Published May 18, 2013
Veterans of the World War II-era aircraft carrier USS Franklin held their final planned reunion Friday in South Carolina.
The gathering, held at the USS Yorktown at the Patriots Point Naval and Maritime Museum in Mount Pleasant brought together about two dozen of the remaining crew members.
The Franklin was badly damaged in a Japanese attack on March 19, 1945. During the bomb attack, more than 800 sailors were killed and almost 500 were wounded.
Most of the survivors in attendance at Friday's reunion said they never saw the single Japanese plane come in and had no choice but to jump blindly into the sea, The Post and Courier reported.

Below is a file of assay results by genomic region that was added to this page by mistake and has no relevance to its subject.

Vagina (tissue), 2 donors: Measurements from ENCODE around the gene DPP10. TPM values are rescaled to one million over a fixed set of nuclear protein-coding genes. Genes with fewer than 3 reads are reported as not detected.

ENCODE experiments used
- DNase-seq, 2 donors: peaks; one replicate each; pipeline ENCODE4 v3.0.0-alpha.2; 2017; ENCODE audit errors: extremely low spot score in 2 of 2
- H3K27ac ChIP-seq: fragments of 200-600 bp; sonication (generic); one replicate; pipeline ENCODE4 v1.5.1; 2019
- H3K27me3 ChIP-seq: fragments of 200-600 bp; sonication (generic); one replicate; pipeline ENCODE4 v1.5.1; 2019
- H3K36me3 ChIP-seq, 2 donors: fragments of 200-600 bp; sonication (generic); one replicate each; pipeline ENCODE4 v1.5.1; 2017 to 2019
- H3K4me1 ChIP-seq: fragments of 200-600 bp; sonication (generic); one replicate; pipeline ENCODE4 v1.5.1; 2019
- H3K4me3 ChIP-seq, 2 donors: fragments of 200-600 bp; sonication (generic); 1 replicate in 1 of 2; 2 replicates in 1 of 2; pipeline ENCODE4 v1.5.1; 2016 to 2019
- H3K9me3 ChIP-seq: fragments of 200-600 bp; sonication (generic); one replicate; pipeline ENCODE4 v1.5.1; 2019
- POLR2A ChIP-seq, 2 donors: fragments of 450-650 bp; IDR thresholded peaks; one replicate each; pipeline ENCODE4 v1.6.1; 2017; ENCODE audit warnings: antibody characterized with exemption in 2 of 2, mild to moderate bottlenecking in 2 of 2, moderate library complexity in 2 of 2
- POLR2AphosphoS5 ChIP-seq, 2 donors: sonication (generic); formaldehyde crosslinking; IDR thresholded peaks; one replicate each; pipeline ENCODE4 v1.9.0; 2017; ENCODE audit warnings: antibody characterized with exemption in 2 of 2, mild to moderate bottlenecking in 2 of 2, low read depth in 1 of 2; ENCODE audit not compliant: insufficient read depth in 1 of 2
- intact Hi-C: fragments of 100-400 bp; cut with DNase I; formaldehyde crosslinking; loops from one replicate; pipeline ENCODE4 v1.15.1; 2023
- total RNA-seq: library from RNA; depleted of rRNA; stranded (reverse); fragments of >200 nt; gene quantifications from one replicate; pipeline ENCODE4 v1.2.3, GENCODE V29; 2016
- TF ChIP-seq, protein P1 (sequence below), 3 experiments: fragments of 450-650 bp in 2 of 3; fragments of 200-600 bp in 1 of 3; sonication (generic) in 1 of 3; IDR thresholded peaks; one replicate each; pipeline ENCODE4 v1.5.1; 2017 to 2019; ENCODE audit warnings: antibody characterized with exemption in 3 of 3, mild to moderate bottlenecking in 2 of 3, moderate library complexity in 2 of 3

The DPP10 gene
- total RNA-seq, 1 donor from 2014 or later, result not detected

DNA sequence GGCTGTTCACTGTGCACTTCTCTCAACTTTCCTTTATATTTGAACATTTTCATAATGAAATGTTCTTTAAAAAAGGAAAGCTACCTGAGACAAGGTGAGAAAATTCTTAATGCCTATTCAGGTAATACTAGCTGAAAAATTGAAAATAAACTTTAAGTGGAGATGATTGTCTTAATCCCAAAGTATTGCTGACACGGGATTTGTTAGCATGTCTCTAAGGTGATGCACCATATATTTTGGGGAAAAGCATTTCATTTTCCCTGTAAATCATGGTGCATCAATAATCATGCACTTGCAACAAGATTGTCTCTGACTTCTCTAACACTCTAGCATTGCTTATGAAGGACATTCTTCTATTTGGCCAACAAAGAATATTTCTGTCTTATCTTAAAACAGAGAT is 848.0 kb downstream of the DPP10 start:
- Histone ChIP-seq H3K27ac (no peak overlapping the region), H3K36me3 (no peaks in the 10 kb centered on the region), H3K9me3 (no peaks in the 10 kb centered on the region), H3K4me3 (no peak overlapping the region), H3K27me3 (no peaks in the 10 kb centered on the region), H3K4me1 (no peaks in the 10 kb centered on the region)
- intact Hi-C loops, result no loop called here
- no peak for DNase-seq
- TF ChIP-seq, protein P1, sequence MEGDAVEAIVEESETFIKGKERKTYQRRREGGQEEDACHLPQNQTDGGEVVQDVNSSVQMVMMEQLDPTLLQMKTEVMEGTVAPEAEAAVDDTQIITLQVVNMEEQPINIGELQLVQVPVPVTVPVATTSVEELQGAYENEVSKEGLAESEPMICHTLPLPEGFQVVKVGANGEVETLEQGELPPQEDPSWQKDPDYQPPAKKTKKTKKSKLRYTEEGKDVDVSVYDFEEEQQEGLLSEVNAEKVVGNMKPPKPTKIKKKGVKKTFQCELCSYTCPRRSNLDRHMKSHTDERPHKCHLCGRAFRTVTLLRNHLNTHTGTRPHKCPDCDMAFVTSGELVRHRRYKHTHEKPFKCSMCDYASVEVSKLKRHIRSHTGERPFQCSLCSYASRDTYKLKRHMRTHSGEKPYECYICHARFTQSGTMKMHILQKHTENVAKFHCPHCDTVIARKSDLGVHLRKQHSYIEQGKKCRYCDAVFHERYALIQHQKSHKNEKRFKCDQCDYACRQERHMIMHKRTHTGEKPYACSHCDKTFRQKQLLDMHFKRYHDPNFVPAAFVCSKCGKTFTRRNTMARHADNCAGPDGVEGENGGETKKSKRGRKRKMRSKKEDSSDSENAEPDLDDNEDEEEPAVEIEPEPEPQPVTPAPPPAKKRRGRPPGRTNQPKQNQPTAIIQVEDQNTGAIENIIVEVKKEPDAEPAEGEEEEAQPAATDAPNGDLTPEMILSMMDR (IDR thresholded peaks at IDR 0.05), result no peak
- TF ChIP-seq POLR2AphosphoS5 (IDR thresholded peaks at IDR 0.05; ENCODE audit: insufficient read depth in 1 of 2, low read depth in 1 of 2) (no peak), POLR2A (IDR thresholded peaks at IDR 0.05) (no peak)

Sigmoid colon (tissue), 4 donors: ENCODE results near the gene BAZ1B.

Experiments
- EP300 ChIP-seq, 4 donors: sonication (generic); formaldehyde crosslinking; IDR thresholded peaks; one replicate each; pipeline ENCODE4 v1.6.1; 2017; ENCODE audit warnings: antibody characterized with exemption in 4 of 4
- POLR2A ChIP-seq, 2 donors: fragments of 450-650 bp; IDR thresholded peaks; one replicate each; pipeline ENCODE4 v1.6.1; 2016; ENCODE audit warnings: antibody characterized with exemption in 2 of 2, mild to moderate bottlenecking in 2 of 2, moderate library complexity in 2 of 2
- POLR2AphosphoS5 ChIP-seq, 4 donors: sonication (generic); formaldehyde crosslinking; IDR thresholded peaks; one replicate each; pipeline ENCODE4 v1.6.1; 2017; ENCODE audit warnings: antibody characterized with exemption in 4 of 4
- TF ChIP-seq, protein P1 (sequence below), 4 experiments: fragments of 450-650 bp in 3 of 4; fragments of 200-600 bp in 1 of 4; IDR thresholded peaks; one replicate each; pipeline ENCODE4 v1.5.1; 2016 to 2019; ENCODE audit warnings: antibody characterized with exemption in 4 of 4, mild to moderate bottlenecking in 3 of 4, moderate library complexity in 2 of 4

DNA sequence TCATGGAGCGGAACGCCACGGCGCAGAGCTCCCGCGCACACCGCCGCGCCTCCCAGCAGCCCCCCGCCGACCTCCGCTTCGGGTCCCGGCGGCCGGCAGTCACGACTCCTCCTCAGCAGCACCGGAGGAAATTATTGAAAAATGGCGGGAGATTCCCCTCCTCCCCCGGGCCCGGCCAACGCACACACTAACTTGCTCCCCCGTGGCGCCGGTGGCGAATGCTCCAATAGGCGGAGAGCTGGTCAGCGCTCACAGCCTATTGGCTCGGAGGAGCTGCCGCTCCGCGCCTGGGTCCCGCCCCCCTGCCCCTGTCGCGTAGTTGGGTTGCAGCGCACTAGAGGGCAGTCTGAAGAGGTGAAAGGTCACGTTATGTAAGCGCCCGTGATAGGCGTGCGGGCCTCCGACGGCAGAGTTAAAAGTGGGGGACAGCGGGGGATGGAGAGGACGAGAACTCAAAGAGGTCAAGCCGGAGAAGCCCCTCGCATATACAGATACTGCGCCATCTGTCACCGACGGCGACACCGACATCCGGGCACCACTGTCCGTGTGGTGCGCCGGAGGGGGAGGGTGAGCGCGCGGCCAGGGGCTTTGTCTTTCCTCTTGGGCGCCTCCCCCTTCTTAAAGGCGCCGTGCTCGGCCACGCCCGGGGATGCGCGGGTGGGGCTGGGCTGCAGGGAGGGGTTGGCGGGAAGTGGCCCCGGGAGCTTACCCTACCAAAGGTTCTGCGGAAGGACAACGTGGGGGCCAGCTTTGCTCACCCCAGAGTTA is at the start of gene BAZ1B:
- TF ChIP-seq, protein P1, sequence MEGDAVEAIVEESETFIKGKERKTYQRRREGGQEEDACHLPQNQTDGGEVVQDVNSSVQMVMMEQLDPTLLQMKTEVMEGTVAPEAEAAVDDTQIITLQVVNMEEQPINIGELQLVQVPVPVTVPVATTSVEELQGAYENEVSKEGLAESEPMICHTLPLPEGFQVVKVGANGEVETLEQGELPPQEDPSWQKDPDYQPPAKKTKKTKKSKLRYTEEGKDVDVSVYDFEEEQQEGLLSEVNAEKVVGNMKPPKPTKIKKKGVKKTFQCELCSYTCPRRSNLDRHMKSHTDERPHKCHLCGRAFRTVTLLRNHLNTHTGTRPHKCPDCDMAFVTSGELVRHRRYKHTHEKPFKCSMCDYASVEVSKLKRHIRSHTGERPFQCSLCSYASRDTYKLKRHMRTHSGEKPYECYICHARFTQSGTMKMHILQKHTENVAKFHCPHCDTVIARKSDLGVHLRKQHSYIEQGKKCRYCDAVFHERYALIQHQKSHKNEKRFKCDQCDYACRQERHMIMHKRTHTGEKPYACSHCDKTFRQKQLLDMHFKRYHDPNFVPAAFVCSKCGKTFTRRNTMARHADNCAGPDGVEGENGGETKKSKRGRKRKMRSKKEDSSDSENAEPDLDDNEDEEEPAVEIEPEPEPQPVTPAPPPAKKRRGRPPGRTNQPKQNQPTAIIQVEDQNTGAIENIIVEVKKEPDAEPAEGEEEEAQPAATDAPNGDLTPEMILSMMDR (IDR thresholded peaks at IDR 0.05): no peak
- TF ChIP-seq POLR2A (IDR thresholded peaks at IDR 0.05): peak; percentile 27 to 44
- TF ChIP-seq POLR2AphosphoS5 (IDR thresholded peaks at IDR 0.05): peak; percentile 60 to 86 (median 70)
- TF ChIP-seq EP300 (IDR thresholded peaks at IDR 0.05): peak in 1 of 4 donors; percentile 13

"I was gasping for breath because of the fumes," David Baruch, 86, a gunner's mate on the carrier, told the newspaper. "I don’t know how much longer I could continue breathing. So I jumped."
Bill Schauer, 86, who was on the third deck on the morning of the attack survived because he was below the worst of the fire that engulfed the deck above him, according to The Post and Courier report.
"We were thrown all over," Schauer told the paper, recounting his escape through air vents and tunnels. Hundreds of other crew members were trapped on lower decks.
One of the members of the crew was Lt. Cmdr. Joseph O' Callahan, who later received the Medal of Honor for his actions that day. He was the only chaplain to receive the Medal of Honor during the war.
After the war, the Franklin was decommissioned and later sold for scrap.
The Associated Press contributed to this report.